Has Israel Adesanya already justified the hype?
A look back at Adesanya’s rookie year, and the performance against Anderson Silva that capped it off
It has been one hell of a year for Israel Adesanya. The Nigerian-born New Zealander super-prospect is one of the most highly regarded talents in recent memory, sporting an unblemished record — which improved to 16-0 following his convincing and enthralling victory over Anderson Silva at UFC 234.
Adesanya made his UFC debut at UFC 221 on February 11th, 2018 — one year ago. In that time, he has put together a streak of five consecutive victories under the UFC banner, and has largely met the lofty expectations which have accompanied his rise.
The belief in Adesanya as a potential – or even probable – future champion is not merely a product of his upside, but of his skill set, its continued maturation, and how that skill set already fares on paper against the UFC’s finest middleweights.
With the exception of his fight against Marvin Vettori in his second UFC bout in April, during which he seemed to tire and struggled to shut down his opponent’s top game, he has rarely shown a moment of vulnerability. Still, the questions raised in that fight were valid ones, and Adesanya rose to answer them with astonishing swiftness.
Less than three months after defeating Vettori, he faced veteran middleweight Brad Tavares in a five round main event. Tavares had won five of his previous six bouts, with the lone loss coming to current middleweight champion Robert Whittaker. Where Adesanya had struggled with conditioning and wrestling in a three-rounder against a much less credentialed opponent, in Vettori, Adesanya stuffed 11 of Tavares’ 12 takedown attempts, and comfortably outstruck the veteran middleweight for the entirety of the five round affair.
Four months later, he took another tremendous step up in competition at UFC 230, opposite top 10 mainstay Derek Brunson. Brunson was, by far, the most difficult challenge of the ‘Last Stylebender’’s career to that point. Boasting one of the division’s best wrestling games, Brunson looked to force the fight to the floor early, attempting seven takedowns during the ill-fated first round. Adesanya stuffed each shot with apparent ease, and then sent Brunson to the land of wind and ghosts with effortless precision. The American hardly landed a strike. It was as close to a flawless performance as anyone could envision, and it came against what was supposed to be his most formidable challenge.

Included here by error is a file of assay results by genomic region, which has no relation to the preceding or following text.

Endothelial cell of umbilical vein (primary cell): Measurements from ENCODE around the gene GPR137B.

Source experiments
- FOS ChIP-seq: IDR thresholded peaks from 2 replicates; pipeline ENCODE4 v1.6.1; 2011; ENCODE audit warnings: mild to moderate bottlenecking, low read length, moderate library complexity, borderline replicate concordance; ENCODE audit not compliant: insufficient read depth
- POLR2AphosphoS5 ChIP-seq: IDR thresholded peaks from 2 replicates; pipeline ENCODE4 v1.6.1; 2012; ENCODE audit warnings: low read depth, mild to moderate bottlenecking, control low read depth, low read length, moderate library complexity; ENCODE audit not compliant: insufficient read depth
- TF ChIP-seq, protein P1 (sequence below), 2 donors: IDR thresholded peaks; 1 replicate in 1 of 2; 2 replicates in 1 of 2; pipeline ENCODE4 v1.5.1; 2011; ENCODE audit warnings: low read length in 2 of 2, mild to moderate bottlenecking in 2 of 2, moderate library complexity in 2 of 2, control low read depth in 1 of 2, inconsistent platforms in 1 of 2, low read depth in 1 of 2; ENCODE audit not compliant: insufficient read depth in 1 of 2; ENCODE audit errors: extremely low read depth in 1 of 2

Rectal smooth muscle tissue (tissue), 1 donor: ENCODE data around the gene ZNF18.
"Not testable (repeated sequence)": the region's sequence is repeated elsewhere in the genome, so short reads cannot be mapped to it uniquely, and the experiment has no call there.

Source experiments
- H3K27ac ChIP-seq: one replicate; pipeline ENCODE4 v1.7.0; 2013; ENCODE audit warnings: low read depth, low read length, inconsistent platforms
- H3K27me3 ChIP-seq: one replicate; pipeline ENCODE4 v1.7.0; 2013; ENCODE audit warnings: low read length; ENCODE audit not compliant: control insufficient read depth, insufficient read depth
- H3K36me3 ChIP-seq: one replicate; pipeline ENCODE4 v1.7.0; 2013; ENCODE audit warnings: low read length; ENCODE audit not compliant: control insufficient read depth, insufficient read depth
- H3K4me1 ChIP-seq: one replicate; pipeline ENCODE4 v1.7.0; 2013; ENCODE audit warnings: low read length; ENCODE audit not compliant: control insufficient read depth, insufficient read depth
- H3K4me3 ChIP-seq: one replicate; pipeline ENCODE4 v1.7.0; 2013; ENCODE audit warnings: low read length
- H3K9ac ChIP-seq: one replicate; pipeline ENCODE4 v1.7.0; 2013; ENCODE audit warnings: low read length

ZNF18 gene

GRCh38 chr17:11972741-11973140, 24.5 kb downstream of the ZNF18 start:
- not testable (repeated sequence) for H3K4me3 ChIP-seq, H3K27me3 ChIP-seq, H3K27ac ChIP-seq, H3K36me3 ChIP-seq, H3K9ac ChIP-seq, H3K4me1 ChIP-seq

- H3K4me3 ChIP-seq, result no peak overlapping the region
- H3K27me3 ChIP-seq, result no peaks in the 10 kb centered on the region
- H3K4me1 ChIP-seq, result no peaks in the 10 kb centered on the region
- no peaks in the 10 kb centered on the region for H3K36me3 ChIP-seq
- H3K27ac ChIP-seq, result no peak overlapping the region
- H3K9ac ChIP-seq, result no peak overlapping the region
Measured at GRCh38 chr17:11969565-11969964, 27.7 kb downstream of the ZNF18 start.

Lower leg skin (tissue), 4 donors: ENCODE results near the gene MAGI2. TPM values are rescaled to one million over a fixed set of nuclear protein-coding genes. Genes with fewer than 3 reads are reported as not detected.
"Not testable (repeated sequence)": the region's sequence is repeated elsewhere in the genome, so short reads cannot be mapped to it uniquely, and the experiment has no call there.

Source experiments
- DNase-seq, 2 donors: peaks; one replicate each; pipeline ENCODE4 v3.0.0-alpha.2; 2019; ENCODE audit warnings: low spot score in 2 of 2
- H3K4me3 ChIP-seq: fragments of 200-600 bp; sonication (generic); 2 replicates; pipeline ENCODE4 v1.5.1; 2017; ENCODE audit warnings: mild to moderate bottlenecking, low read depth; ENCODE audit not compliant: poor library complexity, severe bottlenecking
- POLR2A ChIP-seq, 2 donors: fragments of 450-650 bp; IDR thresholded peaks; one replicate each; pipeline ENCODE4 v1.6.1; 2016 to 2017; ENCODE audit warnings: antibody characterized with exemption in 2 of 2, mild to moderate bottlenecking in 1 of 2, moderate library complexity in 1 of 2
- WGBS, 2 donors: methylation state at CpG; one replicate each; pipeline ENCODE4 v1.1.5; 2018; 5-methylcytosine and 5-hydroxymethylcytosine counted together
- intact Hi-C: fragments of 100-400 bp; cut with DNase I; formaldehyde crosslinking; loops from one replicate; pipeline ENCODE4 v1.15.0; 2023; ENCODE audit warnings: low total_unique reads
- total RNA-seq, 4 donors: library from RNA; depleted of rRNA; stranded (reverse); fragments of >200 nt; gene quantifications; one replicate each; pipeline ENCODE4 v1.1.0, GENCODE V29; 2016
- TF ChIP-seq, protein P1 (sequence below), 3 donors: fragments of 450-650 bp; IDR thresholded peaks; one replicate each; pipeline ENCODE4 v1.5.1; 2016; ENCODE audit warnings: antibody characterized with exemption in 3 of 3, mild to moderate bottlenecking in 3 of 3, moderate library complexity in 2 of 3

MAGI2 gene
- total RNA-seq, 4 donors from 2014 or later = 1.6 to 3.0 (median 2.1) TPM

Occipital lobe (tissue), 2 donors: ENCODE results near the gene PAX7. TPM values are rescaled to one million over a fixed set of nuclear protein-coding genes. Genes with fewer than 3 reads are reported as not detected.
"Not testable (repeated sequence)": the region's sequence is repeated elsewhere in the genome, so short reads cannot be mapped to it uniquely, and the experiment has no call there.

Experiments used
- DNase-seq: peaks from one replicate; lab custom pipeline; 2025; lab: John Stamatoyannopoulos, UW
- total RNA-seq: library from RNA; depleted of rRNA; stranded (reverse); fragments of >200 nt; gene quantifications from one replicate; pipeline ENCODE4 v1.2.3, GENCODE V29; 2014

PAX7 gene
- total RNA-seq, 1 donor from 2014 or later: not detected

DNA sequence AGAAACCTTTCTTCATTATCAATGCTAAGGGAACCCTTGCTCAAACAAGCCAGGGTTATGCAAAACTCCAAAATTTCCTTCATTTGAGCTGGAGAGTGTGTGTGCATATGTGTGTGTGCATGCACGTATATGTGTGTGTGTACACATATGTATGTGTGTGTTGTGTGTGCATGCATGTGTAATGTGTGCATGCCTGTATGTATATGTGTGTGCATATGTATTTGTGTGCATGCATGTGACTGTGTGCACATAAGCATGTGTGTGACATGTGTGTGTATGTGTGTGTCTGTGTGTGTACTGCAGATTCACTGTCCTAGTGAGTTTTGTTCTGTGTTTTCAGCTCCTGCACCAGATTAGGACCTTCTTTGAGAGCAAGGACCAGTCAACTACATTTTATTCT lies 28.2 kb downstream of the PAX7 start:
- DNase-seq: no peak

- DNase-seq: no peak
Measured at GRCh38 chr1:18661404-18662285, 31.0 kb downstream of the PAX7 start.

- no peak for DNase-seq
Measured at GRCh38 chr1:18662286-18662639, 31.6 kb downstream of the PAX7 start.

Prospect development is more art than science. The more gifted a fighter, the more easily they may find themselves rushed into challenges for which they are as of yet unprepared. Max Holloway, for example, may look near-untouchable in 2019, but he signed to the UFC with just four professional fights worth of experience, and held a 3-3 promotional record before the win streak that would carry him to championship dominance. Conversely, failure to properly challenge a prospect can lead to the peaks of their formative years being wasted, or their development becoming stunted entirely. Bellator’s Michael ‘Venom’ Page is a notable example of an exciting talent who, seven years into his career, should be long past facing the David Rickels and Evangelista Santos’ of the world.
It would have been reasonable to hold concerns about Adesanya in mid-2018. It was perhaps premature for a man who struggled with Marvin Vettori in April to face both Tavares and Brunson in the same calendar year. That he improved so much in such a short span is incredible, and few saw Anderson Silva as more than Adesanya’s next potential victim. Due to an unfortunate hernia suffered by Robert Whittaker, Adesanya even got the opportunity to headline a UFC pay-per-view days prior to his one year anniversary with the promotion. That, too, is incredible.